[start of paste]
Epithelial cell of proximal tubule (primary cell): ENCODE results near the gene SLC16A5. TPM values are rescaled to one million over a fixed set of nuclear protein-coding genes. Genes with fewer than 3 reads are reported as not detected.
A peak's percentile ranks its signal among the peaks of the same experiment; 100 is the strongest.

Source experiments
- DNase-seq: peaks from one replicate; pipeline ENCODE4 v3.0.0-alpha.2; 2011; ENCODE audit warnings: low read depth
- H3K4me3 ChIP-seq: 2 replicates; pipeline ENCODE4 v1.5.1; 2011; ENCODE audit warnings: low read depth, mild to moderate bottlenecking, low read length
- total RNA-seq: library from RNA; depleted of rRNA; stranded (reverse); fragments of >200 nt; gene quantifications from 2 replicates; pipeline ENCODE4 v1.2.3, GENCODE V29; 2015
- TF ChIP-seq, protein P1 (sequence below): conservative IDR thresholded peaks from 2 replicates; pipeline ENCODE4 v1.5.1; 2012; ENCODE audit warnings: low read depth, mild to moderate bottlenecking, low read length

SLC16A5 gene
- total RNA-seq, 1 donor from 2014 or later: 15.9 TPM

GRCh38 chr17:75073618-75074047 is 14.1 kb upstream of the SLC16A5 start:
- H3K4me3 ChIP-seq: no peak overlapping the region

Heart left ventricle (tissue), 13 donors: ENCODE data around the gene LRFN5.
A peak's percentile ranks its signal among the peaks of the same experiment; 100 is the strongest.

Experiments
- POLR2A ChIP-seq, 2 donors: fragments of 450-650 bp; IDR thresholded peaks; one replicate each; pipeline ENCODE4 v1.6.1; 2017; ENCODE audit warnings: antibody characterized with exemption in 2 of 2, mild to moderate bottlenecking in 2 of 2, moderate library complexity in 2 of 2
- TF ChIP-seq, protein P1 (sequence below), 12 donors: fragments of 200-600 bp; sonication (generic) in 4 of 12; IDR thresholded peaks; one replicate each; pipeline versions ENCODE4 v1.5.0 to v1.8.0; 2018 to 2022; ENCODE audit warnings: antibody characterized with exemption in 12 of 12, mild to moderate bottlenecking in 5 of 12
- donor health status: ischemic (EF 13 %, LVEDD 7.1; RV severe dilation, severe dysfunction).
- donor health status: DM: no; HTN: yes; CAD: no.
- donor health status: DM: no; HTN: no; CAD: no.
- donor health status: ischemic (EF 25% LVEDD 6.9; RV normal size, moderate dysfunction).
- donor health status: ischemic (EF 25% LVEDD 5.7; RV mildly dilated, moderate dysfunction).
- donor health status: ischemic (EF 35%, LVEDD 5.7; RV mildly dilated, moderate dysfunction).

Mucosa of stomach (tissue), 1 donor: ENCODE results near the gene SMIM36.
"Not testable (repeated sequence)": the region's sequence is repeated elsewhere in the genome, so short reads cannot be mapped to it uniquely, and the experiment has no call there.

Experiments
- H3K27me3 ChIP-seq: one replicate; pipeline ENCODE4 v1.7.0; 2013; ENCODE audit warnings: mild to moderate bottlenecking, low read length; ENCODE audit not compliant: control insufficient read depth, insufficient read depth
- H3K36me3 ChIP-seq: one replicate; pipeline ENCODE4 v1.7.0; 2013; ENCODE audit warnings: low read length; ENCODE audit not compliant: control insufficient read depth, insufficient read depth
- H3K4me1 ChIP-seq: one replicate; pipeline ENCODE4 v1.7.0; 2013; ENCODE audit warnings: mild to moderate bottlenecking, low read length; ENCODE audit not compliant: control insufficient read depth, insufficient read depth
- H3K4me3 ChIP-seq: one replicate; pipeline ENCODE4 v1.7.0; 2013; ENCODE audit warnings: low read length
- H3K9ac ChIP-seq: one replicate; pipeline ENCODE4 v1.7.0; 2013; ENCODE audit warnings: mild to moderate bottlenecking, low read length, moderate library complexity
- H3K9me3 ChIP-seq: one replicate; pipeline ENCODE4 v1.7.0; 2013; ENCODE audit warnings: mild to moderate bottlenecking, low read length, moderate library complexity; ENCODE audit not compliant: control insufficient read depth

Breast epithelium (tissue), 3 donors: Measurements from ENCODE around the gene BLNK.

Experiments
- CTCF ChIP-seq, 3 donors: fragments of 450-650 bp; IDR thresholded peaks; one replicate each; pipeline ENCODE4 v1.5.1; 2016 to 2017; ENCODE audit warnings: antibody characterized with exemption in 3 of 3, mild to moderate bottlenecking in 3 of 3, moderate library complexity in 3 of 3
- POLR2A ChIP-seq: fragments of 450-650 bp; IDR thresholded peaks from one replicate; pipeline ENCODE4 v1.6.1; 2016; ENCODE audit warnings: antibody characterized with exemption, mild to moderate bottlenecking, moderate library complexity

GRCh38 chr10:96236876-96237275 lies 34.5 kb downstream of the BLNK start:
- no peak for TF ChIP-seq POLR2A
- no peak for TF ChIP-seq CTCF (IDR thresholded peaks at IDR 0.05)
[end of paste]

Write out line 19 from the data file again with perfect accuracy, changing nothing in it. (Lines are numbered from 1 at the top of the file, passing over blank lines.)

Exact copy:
- donor health status: DM: no; HTN: no; CAD: no.